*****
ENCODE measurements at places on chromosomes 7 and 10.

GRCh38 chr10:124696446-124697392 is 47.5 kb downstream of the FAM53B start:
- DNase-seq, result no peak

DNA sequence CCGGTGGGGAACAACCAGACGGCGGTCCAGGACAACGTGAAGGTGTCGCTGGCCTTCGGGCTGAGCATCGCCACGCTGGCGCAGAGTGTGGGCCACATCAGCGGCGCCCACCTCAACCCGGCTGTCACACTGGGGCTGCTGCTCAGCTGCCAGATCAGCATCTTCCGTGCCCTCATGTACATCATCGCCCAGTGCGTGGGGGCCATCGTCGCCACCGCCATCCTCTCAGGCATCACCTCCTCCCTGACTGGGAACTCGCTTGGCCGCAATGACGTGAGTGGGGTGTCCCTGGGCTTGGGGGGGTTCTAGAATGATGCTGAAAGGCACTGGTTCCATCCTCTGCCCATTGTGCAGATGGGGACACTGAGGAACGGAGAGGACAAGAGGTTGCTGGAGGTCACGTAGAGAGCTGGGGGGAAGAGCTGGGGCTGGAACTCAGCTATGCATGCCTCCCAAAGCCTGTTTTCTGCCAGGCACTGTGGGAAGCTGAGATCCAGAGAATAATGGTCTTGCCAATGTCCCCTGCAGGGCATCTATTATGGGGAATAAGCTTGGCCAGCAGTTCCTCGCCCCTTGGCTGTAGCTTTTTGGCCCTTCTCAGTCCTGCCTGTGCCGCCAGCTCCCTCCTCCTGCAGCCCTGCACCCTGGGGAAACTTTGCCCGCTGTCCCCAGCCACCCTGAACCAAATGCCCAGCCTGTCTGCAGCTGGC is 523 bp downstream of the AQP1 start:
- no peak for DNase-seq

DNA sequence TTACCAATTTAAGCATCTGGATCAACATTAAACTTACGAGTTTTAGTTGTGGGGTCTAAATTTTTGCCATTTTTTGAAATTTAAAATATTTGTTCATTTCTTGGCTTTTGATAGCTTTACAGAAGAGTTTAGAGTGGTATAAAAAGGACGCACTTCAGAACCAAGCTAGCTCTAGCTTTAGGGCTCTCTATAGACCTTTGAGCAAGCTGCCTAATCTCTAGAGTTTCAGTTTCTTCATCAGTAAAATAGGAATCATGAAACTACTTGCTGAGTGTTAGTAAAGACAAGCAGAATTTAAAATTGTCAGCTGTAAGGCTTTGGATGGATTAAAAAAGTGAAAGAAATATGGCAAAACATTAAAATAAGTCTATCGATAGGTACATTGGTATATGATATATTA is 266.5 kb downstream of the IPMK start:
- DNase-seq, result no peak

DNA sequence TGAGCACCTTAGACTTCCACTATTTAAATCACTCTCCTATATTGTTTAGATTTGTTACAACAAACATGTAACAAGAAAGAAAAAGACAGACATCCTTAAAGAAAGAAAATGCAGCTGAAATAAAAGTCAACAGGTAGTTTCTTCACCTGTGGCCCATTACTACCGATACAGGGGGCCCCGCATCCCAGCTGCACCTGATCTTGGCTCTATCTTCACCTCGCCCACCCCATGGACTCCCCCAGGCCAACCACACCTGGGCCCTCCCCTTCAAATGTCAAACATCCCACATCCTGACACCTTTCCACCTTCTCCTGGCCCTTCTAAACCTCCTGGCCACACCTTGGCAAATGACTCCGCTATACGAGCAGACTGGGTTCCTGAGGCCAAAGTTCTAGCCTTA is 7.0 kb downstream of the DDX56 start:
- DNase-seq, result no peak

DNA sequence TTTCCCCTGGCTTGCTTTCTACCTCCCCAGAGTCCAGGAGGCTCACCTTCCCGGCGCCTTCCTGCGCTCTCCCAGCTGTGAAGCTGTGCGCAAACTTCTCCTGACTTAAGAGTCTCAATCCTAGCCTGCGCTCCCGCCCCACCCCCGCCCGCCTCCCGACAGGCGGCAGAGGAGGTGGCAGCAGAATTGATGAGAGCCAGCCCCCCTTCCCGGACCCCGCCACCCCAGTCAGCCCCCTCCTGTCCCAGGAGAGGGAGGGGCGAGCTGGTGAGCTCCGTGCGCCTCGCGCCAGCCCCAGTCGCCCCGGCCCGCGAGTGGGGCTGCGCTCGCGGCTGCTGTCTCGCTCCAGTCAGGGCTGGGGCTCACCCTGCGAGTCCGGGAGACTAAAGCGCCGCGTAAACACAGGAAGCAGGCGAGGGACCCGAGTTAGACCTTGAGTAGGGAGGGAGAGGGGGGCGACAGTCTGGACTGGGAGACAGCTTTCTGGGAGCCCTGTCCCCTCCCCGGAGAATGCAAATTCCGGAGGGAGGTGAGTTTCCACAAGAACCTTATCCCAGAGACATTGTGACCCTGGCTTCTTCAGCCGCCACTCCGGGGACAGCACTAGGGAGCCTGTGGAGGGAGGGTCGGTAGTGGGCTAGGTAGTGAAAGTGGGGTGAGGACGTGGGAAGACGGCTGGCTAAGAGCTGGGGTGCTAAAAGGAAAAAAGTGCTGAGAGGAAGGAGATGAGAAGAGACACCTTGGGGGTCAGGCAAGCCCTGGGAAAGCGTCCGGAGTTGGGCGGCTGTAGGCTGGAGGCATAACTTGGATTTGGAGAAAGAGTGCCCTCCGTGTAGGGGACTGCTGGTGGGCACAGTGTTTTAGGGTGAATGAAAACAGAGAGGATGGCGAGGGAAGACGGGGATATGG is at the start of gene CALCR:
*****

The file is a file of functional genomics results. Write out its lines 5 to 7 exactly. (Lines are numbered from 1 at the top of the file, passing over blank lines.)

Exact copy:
- no peak for DNase-seq

DNA sequence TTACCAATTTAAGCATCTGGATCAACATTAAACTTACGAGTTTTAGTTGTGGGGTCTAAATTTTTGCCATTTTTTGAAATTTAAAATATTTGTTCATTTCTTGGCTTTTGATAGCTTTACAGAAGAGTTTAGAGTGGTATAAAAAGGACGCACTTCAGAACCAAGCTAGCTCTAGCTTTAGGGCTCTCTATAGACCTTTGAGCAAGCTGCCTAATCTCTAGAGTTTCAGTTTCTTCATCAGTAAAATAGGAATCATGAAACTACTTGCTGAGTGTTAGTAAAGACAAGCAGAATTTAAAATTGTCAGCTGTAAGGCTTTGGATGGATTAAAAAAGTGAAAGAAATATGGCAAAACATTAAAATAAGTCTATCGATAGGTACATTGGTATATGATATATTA is 266.5 kb downstream of the IPMK start:
- DNase-seq, result no peak